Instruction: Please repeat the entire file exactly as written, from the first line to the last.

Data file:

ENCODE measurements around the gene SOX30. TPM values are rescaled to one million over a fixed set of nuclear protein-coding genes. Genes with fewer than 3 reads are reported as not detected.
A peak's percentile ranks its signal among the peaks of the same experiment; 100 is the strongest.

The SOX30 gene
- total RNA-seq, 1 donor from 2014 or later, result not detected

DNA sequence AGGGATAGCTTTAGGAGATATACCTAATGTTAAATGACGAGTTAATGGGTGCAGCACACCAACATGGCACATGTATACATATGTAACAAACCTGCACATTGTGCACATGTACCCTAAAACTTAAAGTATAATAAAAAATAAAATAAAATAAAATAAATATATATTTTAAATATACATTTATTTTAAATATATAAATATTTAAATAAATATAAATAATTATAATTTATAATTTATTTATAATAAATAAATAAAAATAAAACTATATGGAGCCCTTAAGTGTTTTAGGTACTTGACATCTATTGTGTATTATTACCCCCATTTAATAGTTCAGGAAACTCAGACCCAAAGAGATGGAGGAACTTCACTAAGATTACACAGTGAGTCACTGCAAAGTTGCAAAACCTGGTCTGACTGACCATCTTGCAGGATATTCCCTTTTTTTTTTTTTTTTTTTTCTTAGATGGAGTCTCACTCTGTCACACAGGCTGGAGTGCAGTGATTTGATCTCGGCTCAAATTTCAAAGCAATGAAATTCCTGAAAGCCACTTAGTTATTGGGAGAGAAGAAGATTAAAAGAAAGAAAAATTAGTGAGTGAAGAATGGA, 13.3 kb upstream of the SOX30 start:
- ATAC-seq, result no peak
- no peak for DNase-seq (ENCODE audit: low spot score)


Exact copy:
ENCODE measurements around the gene SOX30. TPM values are rescaled to one million over a fixed set of nuclear protein-coding genes. Genes with fewer than 3 reads are reported as not detected.
A peak's percentile ranks its signal among the peaks of the same experiment; 100 is the strongest.

The SOX30 gene
- total RNA-seq, 1 donor from 2014 or later, result not detected

DNA sequence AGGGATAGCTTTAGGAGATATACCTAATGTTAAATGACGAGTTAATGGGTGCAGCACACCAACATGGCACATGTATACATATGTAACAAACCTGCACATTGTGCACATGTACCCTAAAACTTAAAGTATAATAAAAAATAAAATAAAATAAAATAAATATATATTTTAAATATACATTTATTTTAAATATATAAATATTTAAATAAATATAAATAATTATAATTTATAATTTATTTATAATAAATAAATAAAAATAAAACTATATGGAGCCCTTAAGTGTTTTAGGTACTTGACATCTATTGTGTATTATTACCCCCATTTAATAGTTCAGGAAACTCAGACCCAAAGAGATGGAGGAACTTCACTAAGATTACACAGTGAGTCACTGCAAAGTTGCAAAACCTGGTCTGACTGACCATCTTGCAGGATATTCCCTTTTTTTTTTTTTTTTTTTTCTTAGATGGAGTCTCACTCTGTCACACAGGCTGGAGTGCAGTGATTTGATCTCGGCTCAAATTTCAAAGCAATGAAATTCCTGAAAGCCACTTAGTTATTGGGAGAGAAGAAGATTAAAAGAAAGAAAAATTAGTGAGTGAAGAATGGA, 13.3 kb upstream of the SOX30 start:
- ATAC-seq, result no peak
- no peak for DNase-seq (ENCODE audit: low spot score)